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Kyle Rittenhouse defends shootings, claiming self-defense: Key takeaways from Day 7

ABC News

(KENOSHA COUNTY, Wisc.) -- Kyle Rittenhouse took the witness stand on Wednesday to testify in his own defense and broke down in sobs as he began to describe shooting three men, two fatally, in what he claimed was an act of self-defense.

Rittenhouse began testifying in a Kenosha County courtroom after telling a judge that he made the decision to do so after consulting with his lawyers.

In his hourslong testimony, the 18-year-old spoke of his background as a trained lifeguard, a fire department EMT cadet and a student studying nursing at Arizona State University.

"Did you come to downtown Kenosha to look for trouble?" his attorney, Mark Richards asked.

Rittenhouse, wearing a blue suit and matching tie, answered, "No."

Rittenhouse said he went to Kenosha with his sister and friends on Aug. 25, 2020, after seeing online pleas for people to come to the city to help protect it after looting and vandalism broke out over a police shooting of Jacob Blake, a 29-year-old Black man who was left paralyzed.

"I went down there to provide first aid," Rittenhouse testified, adding that he brought along his medical supplies as well as his AR-15-style semi-automatic rifle.

Rittenhouse has pleaded not guilty to felony charges of first-degree reckless homicide, first-degree intentional homicide and attempted first-degree intentional homicide. He claimed he shot and killed Joseph Rosenbaum, 36, and Anthony Huber, 26, and wounded Gaige Grosskreutz, 27, in self-defense.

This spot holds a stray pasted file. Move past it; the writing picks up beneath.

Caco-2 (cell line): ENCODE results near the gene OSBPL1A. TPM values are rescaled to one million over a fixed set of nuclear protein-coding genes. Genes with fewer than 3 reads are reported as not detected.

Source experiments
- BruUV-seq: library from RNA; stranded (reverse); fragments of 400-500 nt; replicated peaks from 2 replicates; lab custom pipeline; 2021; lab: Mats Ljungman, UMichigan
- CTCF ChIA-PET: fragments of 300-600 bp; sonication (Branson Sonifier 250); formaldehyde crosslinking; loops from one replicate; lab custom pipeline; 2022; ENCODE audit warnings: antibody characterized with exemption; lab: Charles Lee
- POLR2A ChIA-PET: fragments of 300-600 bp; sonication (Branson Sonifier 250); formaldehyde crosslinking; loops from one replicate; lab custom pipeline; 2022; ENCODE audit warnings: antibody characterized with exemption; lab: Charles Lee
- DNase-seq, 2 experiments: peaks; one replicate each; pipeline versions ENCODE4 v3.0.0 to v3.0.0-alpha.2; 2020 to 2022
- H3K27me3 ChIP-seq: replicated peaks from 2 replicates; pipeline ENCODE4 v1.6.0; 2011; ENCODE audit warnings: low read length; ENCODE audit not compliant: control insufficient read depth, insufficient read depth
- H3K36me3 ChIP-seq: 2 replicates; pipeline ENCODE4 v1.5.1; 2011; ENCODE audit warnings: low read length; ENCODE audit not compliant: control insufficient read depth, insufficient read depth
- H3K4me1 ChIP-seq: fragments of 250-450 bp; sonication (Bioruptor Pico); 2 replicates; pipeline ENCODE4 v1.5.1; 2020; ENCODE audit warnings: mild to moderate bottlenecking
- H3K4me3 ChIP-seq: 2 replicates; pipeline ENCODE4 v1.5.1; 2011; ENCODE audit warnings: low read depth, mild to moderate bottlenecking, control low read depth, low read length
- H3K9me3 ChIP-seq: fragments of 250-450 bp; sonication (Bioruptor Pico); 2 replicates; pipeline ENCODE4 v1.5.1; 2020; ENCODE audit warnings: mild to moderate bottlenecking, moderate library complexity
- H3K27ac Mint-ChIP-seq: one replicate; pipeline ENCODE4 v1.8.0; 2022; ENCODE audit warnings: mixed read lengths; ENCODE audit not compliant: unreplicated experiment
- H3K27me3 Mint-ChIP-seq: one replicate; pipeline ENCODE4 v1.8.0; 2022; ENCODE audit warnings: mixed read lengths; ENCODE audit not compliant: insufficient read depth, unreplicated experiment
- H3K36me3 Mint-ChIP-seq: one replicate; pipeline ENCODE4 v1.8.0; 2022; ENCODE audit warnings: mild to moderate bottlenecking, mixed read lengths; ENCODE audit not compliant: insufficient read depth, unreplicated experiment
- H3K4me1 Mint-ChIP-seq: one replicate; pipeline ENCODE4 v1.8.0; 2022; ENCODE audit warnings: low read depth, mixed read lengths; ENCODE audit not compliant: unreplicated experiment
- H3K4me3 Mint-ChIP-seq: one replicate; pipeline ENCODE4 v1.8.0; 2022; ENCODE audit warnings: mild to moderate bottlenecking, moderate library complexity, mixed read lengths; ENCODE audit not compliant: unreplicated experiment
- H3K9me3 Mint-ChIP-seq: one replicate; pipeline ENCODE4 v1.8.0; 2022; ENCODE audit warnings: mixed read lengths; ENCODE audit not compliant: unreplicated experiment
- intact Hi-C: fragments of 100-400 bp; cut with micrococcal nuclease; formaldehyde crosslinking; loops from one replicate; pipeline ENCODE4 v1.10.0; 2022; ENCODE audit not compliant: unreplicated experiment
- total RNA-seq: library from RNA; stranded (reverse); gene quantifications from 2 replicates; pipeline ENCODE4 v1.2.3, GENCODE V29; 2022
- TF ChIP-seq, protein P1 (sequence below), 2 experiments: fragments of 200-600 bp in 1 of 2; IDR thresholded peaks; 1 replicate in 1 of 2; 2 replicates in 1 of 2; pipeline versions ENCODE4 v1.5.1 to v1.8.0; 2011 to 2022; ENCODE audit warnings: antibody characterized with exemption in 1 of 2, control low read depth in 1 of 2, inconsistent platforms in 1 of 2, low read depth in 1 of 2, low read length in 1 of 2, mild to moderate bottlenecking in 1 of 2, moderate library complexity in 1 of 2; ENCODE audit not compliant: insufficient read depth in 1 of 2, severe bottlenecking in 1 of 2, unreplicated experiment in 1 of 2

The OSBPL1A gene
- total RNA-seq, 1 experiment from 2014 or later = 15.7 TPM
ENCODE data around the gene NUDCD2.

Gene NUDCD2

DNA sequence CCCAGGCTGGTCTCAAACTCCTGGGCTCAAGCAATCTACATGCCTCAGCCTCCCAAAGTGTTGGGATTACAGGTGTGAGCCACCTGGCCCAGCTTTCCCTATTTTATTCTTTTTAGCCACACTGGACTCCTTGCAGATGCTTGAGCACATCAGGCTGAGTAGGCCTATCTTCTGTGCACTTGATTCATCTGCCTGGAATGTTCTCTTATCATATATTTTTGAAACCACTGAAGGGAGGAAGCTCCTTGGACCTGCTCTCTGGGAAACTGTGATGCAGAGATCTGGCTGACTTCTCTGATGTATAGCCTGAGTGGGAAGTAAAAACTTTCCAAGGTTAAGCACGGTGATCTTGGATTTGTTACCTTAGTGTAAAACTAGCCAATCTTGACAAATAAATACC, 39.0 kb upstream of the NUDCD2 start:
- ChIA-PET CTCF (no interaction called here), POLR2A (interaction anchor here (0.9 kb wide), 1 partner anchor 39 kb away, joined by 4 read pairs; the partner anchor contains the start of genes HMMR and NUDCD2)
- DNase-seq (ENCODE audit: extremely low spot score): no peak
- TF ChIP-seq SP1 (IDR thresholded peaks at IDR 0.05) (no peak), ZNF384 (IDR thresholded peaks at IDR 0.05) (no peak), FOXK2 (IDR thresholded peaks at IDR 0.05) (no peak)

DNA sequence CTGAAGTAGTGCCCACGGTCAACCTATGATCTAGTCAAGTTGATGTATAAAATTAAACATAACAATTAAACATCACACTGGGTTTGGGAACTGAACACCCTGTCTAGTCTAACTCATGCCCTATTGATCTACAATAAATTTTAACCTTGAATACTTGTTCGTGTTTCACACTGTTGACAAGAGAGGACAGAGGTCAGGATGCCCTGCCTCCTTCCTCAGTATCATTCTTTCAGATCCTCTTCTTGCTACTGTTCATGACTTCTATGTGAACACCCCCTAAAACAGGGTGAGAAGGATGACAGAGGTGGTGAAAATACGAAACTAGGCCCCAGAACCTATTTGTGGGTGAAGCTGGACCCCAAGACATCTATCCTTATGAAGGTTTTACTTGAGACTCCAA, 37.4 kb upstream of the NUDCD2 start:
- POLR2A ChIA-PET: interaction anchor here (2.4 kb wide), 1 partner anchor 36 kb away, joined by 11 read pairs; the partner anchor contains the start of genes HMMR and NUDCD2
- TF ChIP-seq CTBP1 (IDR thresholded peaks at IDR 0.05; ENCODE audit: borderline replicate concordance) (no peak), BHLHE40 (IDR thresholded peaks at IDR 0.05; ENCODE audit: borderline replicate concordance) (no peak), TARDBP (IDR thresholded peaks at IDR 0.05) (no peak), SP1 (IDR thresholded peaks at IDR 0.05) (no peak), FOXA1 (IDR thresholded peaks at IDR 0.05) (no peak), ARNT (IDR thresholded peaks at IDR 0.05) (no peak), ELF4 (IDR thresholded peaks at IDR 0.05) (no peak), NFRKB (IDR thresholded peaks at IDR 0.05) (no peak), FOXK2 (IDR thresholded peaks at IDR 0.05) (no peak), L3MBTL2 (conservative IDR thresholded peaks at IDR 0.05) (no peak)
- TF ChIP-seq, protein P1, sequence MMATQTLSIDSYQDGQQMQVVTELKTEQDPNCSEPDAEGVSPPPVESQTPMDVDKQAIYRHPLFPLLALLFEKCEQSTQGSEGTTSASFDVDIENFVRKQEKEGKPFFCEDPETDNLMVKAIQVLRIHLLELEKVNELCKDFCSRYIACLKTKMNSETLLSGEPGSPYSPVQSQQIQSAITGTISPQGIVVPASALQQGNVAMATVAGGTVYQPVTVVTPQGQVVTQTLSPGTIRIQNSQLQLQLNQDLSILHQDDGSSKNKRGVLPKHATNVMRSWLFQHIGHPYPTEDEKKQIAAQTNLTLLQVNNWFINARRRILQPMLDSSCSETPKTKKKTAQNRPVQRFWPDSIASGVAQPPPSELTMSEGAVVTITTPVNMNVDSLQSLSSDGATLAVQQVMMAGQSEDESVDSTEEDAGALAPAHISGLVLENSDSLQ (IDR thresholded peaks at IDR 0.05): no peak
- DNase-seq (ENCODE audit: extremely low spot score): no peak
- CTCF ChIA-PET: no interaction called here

"I didn't intend to kill them. I intended to stop the people who were attacking me," Rittenhouse repeatedly testified during his testimony.

'I hear somebody yell, 'Burn in hell''

Richards directed Rittenhouse to the event of the Aug. 25, 2020, shooting. He testified that he had witnessed a police officer being hit with a brick, another man getting his jaw broken and had been allegedly threatened by Rosenbaum.

He said he got separated from his friends who were guarding three car lots that had been vandalized. He said he was rushing to put out a fire at one of the car lots when he again encountered Rosenbaum and a man named identified by prosecutors as Joshua Ziminski.

"I hear somebody scream 'Burn in hell," said Rittenhouse of when he reached the car lot that was being vandalized. "I reply with 'Friendly, friendly, friendly to let them know hey, I'm just here to help. I don't want any problems. I just want to put out the fires if there are any."

Rittenhouse testified that Ziminski pulled a gun and pointed it at him when he approached the car lot with a fire extinguisher.

"As I'm walking towards to put out the fire, I dropped the fire extinguisher and I take a step back (from Ziminski)," Rittenhouse said. "My plan was to get out of that situation."

But he said before he could get away, Rosenbaum was allegedly bearing down on him and Ziminski and three other people were blocking his path.

Rittenhouse breaks into sobs

"Once I take that step back, I look over my shoulder and Mr. Rosenbaum was now running from my right side, and I was cornered from in front of me with Mr. Ziminski," Rittenhouse said.